Who is he?
The year is 2046. Mutations and MIDS ravage the planet, and the need for body parts and organ transplants escalate. Corbin has created GenOrg, a farm that speed-grows in coffin-like pods thousands of human clones from stolen DNA. One problem: the clones are sentient and their genetic memory has even given them the ability to communicate among themselves.
For I have learned
To look on nature, not as in the hour
Of thoughtless youth, but hearing oftentimes
The still, sad music of humanity.
William Wordsworth (1770–1850), Lines Written a Few Miles Above Tintern Abbey, in Lyrical Ballads (1798).
Ashar, a self-named clone, escapes GenOrg, promising to return to free the others. Running for his life, he is joined by Sara Logan, a geneticist with a guilty secret, and Pietr Ludov, a reporter seeking the ultimate story. They hatch out a plan to bring down Corbin, but it’s not enough for Ashar: he wants the clones free. Struggling with his own genetic identity, Ashar devises his own plan, which will unleash a series of events that will have repercussions for decades.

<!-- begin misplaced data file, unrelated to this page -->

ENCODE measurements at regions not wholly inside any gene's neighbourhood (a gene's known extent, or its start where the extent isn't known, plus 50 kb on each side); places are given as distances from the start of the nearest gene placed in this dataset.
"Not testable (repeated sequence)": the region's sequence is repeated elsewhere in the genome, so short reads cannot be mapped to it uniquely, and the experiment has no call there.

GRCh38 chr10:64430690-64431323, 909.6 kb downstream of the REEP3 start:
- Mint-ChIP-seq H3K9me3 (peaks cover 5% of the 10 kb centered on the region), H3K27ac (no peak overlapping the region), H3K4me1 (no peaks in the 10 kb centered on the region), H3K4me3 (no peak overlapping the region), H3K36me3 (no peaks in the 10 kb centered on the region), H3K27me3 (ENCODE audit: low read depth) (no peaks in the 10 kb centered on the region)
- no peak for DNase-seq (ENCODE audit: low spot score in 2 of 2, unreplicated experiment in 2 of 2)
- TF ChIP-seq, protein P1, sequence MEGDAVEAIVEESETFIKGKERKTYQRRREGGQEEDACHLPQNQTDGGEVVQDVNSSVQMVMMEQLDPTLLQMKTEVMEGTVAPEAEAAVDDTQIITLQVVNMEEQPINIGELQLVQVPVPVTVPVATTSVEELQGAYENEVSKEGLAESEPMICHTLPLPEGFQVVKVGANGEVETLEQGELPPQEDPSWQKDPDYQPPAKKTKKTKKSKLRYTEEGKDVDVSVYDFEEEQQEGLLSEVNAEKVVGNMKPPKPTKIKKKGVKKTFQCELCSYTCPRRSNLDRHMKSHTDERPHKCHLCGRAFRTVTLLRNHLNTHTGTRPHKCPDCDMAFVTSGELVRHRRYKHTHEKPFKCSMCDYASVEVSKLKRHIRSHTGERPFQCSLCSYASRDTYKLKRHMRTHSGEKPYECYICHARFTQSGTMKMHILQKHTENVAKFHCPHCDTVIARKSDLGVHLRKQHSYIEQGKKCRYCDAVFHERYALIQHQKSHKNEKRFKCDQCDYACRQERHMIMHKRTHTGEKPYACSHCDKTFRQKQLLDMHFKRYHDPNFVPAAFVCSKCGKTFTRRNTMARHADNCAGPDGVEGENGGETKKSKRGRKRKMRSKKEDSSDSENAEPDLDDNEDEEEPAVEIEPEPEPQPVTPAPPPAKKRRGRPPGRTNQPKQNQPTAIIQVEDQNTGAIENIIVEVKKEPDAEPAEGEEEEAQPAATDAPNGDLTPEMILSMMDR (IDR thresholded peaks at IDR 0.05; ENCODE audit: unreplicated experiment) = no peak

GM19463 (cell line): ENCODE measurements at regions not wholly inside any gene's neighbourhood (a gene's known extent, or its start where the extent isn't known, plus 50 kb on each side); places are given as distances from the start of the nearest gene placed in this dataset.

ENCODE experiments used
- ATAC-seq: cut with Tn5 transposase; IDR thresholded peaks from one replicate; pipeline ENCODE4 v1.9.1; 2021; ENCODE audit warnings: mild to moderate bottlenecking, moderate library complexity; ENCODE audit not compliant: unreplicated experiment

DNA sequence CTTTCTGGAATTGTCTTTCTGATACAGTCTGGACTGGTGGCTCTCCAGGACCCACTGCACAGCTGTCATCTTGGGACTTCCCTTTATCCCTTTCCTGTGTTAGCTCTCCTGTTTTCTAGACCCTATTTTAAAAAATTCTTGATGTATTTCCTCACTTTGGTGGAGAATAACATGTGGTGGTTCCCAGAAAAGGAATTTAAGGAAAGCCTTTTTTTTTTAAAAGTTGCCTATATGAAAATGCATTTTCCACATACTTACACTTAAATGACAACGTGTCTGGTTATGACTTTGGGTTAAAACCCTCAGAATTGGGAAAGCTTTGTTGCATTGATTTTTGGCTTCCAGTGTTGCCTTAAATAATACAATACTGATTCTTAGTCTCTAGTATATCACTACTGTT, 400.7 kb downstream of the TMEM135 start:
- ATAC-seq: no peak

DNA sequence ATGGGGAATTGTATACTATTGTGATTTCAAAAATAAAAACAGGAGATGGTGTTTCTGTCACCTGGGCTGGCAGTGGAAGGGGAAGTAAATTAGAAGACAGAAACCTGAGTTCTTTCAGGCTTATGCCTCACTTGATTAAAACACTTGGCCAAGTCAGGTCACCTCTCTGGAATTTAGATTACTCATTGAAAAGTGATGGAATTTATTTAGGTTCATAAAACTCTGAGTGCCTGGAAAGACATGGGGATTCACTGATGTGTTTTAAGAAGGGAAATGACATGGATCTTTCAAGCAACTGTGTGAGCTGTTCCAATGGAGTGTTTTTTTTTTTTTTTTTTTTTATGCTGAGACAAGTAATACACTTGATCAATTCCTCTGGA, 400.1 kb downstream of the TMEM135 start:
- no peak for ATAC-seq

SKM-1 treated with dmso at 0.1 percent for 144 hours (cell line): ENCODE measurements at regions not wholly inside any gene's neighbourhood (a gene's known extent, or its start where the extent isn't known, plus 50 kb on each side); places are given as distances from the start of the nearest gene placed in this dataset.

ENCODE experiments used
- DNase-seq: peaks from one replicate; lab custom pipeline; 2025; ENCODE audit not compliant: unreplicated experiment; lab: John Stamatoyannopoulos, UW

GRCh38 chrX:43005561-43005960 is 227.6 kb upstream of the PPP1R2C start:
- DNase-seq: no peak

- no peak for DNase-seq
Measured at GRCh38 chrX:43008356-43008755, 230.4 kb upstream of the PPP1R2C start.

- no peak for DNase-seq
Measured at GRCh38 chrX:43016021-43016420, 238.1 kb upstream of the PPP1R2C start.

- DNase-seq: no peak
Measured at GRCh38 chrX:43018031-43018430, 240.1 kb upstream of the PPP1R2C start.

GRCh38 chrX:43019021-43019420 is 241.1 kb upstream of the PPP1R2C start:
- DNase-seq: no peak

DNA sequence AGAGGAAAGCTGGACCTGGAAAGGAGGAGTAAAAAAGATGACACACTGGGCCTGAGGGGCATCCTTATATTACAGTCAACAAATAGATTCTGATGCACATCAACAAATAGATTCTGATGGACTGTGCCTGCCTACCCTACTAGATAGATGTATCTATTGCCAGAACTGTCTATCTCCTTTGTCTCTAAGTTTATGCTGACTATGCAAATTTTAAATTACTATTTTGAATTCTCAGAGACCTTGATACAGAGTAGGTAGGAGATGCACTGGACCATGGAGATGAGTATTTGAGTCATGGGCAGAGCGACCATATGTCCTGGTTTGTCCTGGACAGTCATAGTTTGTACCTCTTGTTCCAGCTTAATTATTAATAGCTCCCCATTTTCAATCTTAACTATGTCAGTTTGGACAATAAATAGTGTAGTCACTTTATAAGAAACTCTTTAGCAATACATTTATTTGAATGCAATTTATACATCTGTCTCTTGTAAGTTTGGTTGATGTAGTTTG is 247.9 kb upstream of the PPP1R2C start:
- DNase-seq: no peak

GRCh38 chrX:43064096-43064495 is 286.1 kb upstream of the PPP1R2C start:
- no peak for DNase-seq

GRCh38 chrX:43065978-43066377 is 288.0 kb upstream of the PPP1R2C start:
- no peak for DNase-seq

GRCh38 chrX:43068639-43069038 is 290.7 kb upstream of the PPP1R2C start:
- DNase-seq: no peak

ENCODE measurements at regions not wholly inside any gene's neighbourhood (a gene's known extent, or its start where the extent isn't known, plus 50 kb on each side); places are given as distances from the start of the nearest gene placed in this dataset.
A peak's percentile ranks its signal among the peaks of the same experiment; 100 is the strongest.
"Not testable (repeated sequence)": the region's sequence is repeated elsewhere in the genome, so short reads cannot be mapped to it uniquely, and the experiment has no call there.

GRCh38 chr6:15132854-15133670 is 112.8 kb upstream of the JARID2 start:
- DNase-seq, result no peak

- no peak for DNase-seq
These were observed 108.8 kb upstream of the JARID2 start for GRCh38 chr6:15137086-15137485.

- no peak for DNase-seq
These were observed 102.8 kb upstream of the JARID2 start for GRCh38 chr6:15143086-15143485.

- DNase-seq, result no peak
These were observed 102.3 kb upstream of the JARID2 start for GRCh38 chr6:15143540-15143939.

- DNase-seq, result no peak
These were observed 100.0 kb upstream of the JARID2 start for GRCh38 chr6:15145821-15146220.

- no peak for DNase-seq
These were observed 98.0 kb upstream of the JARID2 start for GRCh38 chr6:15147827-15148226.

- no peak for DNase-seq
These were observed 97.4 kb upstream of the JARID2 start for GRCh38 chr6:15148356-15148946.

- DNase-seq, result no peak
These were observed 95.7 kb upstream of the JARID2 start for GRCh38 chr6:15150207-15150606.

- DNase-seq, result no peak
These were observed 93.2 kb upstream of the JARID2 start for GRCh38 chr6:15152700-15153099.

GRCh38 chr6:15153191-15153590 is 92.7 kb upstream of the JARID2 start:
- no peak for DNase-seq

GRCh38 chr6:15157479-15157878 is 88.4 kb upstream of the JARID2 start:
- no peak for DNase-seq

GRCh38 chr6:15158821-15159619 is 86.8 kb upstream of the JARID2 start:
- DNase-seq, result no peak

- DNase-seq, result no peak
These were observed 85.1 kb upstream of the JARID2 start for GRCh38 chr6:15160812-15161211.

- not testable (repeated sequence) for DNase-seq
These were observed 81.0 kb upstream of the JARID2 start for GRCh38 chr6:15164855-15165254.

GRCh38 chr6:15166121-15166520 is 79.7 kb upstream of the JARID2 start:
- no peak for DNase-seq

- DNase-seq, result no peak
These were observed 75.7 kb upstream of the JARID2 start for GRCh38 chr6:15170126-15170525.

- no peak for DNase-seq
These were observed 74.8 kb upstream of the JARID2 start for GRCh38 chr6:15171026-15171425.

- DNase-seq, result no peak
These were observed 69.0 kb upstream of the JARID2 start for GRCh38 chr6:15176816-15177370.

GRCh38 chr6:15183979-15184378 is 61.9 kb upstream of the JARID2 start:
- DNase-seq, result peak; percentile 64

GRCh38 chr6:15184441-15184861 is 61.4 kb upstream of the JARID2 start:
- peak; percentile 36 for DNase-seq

“It is a terrible, an inexorable, law that one cannot deny the humanity of another without diminishing one’s own: in the face of one’s victim, one sees oneself.”
James Baldwin (1924-1987) Nobody Knows My Name, 3, 1961